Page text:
3.6.2  Extracting water and nutrients via the rhizosphere

Printer-friendly version

Ions taken up into the main axis of a root, a lateral branch, or a fine unicellular root hair must cross a sleeve of rhizosphere up to a few millimetres thick. Even in solution cultures, where turbulence is maximised by air bubbles, unstirred layers of solution exist within 10–200 µm of root surfaces. Young, active roots in soil must draw large quantities of water and nutrients through this complex space in order to generate xylem sap. Balancing solute and water flow into roots is therefore critical, with small variations in flux having a marked effect on solute concentrations around roots. Some outcomes of such an imbalance in uptake rates are described below.

figure

Figure 3.21 Depletion of soil solution phosphate around maize roots over a three-day period in a sandy soil. Note that within the zone explored by root hairs (about 0.8 mm froin the root axis) all phosphate is depleted (Based on Hendriks et al. 1981)

Ions have characteristic rates of release from bulk soil into the transpiration stream, depending on adsorption isotherms and solubilities. Moreover, rates of influx of individual ions into roots vary widely. Hence concentrations of ions in the rhizosphere also vary widely. Ions which are readily released from soil into the transpiration stream, swept to the root surface but taken up more slowly than water, tend to accumulate at the interfacial zone. Figure 3.9 describes this phenomenon when roots were exposed to NaCl, showing that water deficits can result. Roots supplied with essential nutrients rather than NaCl also exhibit solute build up during rapid transpiration. Most striking are plants in calcareous soils where deposits of calcium in the rhizosphere form an encrusted sleeve around roots.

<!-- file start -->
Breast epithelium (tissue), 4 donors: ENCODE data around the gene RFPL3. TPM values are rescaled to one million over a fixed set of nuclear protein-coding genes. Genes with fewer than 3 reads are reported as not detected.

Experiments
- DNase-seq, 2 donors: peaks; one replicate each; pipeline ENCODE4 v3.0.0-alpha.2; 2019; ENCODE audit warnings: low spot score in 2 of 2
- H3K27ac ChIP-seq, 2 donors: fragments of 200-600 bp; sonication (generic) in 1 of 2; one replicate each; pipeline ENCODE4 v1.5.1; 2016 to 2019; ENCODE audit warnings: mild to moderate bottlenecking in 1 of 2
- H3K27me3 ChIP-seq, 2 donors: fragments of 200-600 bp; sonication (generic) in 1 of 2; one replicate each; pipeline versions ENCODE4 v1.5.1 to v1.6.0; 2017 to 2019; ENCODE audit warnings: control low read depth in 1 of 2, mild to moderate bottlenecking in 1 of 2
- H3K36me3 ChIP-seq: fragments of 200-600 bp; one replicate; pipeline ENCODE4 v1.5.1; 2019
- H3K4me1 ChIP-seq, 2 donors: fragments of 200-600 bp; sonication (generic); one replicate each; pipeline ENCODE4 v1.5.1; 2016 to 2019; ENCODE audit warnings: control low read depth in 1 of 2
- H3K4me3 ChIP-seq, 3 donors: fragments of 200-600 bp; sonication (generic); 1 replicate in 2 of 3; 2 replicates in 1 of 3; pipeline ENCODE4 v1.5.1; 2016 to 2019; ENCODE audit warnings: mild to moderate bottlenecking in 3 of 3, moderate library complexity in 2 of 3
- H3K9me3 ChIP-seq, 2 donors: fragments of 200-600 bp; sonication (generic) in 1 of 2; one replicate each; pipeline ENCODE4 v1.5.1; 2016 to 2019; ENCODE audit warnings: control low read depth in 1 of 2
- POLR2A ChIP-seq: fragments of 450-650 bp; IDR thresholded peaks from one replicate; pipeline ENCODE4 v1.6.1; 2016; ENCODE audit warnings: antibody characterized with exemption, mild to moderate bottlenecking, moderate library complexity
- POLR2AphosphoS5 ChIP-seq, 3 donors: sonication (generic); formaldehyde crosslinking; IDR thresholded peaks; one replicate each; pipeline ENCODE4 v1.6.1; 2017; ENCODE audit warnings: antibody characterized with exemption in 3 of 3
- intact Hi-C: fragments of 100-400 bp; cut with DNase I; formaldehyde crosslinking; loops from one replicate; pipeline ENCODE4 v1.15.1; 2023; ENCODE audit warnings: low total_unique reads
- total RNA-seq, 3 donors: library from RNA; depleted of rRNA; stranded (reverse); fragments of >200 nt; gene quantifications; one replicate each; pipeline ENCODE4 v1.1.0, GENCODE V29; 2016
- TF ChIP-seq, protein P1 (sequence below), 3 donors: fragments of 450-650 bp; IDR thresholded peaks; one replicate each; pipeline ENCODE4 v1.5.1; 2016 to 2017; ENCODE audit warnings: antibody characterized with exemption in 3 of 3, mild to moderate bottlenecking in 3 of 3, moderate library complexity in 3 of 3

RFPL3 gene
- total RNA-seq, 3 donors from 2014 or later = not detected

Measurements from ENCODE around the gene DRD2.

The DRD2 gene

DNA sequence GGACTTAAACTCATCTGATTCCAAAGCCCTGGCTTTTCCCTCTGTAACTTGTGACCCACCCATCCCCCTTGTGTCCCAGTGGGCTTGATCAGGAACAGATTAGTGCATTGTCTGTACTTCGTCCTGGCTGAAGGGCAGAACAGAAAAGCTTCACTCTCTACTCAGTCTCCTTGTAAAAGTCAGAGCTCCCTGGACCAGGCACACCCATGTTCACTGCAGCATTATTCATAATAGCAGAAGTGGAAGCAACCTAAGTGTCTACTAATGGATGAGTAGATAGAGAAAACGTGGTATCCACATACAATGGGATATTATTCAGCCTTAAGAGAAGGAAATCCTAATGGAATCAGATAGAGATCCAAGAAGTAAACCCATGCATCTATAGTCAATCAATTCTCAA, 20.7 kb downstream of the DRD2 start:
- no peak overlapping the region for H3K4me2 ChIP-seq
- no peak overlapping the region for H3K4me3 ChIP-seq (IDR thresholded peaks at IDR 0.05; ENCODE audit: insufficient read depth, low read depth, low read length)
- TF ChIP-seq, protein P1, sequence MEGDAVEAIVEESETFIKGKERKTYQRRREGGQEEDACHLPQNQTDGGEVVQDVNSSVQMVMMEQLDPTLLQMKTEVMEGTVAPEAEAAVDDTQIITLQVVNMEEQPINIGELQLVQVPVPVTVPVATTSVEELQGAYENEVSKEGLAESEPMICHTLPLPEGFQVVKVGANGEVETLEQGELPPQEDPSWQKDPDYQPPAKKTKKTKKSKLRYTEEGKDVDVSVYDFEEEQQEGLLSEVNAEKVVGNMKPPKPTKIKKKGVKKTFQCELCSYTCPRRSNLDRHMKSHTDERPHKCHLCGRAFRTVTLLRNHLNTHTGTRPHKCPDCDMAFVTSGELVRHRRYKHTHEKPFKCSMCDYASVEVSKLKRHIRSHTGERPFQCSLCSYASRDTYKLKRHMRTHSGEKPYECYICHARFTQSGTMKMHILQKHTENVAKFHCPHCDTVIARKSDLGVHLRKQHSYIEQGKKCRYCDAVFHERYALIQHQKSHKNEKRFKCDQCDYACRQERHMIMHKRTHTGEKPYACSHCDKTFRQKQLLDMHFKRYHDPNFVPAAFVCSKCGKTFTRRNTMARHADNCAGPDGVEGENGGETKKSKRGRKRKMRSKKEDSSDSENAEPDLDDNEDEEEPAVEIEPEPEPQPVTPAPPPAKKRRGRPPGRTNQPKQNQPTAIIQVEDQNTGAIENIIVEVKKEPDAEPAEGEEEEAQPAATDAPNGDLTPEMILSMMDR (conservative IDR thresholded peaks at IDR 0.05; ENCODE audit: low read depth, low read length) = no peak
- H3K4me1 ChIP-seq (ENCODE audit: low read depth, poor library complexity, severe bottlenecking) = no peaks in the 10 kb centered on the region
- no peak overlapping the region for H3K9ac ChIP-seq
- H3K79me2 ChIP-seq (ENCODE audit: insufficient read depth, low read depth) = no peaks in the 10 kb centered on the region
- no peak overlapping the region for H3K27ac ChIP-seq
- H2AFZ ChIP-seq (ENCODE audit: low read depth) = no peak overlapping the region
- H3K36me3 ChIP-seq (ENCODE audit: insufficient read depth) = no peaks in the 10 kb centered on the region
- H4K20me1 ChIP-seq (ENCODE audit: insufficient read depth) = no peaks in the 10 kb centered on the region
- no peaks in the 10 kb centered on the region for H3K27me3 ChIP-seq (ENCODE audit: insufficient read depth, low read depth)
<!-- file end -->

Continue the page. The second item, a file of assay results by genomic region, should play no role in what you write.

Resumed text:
By contrast, plants not experiencing extreme transpiration rates and growing in soils of low to moderate fertility have sustained uptake of ions such as orthophosphate and K+, leading to lower concentrations around roots. This is especially so when low ion diffusivities prevent replenishment of these ions from the bulk soil (Figure 3.21). Local fluctuations in solute concentrations are significant for roots because ion uptake systems respond directly to local concentrations (Chapter 4). Adequate nutrient concentrations in bulk soil might therefore mask local deficiencies at the root surface.

»